She is a single mother of three from Lawrence who works five days a week but is still struggling. In September, the Columbia Gas catastrophe that caused explosions and fires in the Merrimack Valley and shut off service to thousands drove her and her family from their home.
“Being displaced from home due to gas explosions, my children and I have been staying in a trailer to keep warm, since we have no gas at our home,” she told Globe Santa in her letter seeking help with gifts for her children this Christmas. “Because of this tragedy, nothing has really been the same and money has been very tight.
“Anything will help make a difference in distracting them from what’s going on,” she said. “Santa delivering these gifts will bring a HUGE smile to their faces.”
The young mother is one of thousands asking Globe Santa for help this year and among hundreds writing that they were caught up in the gas disruption, which left one person dead.
She and her children will not be disappointed.
Now in its 63rd year, Globe Santa, a program of the Boston Globe Foundation, will once again provide Christmas gifts to deserving children throughout the Boston area.
The Globe took over the program in 1956 from the shuttered Boston Post, and since then the annual effort has raised some $49 million and provided gifts to 2.8 million children from 1.2 million families. Last year, Globe Santa raised more than $1 million from 5,865 donors and provided presents for 34,325 children from 19,182 families in 192 Massachusetts communities.
“The generosity of donors, community leaders, and volunteers allows the Globe Santa program to provide award-winning books, educational games, toys, and warm winter gear to those most in need in our community,” said Linda Henry, managing director of The Boston Globe and chair of the Boston Globe Foundation. “Serving thousands of children and families across the Commonwealth annually, this holiday gift-giving program, which has been in existence for over 60 years, embodies the spirit of the holiday season.”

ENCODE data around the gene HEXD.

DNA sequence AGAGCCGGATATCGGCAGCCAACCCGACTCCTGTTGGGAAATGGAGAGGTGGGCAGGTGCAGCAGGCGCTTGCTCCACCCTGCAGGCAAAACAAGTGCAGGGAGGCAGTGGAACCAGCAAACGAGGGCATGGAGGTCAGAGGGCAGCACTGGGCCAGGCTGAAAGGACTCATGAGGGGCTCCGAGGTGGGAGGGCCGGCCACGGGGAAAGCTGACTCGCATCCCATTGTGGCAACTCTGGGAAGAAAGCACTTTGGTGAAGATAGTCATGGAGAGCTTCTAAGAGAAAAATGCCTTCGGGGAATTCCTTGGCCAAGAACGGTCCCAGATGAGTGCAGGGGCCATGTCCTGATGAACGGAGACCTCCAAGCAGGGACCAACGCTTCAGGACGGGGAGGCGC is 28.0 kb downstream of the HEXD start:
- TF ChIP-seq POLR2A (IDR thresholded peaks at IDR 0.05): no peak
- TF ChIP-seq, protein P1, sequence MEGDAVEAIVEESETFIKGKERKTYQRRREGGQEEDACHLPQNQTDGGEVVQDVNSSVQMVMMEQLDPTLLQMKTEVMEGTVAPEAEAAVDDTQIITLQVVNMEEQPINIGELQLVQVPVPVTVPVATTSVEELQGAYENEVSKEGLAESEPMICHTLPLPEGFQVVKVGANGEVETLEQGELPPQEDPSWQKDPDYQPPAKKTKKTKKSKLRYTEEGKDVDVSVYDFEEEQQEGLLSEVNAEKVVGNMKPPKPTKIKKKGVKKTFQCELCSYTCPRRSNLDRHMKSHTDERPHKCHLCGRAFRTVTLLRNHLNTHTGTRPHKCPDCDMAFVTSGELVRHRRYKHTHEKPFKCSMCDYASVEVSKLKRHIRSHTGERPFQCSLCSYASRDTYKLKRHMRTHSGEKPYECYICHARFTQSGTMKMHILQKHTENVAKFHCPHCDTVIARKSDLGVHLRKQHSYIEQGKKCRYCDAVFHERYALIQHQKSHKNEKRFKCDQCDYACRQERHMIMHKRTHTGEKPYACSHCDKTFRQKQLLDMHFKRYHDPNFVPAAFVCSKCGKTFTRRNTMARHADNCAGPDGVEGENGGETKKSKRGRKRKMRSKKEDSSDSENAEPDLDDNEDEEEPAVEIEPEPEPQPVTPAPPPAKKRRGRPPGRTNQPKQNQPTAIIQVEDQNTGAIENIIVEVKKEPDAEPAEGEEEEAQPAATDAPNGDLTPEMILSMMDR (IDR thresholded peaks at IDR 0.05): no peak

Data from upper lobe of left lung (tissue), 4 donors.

The families writing to seek gifts from Globe Santa for their children 12 and younger are vetted by the state Department of Transitional Assistance and other social service agencies and faith-based groups that ensure they are in need of help.
The letters speak of how difficult Christmas becomes when families are stricken by death or illness or job loss or drug addiction. When people are living paycheck to paycheck, the slightest disruption makes it impossible to set aside money for gifts.
Globe Santa’s efforts to keep Christmas special for children have long relied on the generosity of thousands of donors each year — some of whom have been giving across generations.
Some donate as payback for help given to their families by Globe Santa years ago. They all simply want to make life better for others in the spirit of the season. Corporations, special groups, and individuals offer donations that can number in the thousands of dollars, but the average contribution is slightly under $200.
They give online, through the mail, or by telephone, and they watch closely for their special listings in the newspaper and on the Internet. The listings are tributes to family members and friends, living and dead, or occasionally to a beloved pet.
Donor Michael Collins, a hospital chief executive from Vernon, Conn., has had a deep connection to Globe Santa since his childhood. He gave $1,000 last year and has been a donor for at least 20 years, starting out with $100 and increasing the gift as the years went by, he said.
“I grew up, single parent. It was my mom that raised my sister and I. In 1965 she was diagnosed with a brain tumor. We were living in Mission Hill at the time in the housing project. We were kids on welfare and we end up with Globe Santa, and I want to say it was either two or three Christmases probably from the time I was 9 to 12.
“My mother subsequently passed away, and I was raised by my aunt and uncle. Those Christmases from Globe Santa were the only presents we would have had. It was the best thing ever. There weren’t going to be any other toys. At that point having anything under the Christmas tree was important, right. Every kid needs Christmas.”
Why does he give?
“So kids can have a Christmas. I would not have had a Christmas as a child if someone didn’t give.”
And there’s a bit more. It has something to do with Boston being part of his very being and Globe Santa being a Boston institution.
“The Boston thing is important to me,” said Collins, a married father of three, who’s planning to retire to Maine next year. “I grew up in Mission Hill, went to Boston Latin School, went to UMass, then I went to Suffolk [business school]. I’m as Boston as you can get.”
So is Globe Santa.
Donor listings will begin soon and continue in print and online until all donors are reported.Tom Coakley can be reached at email@example.com.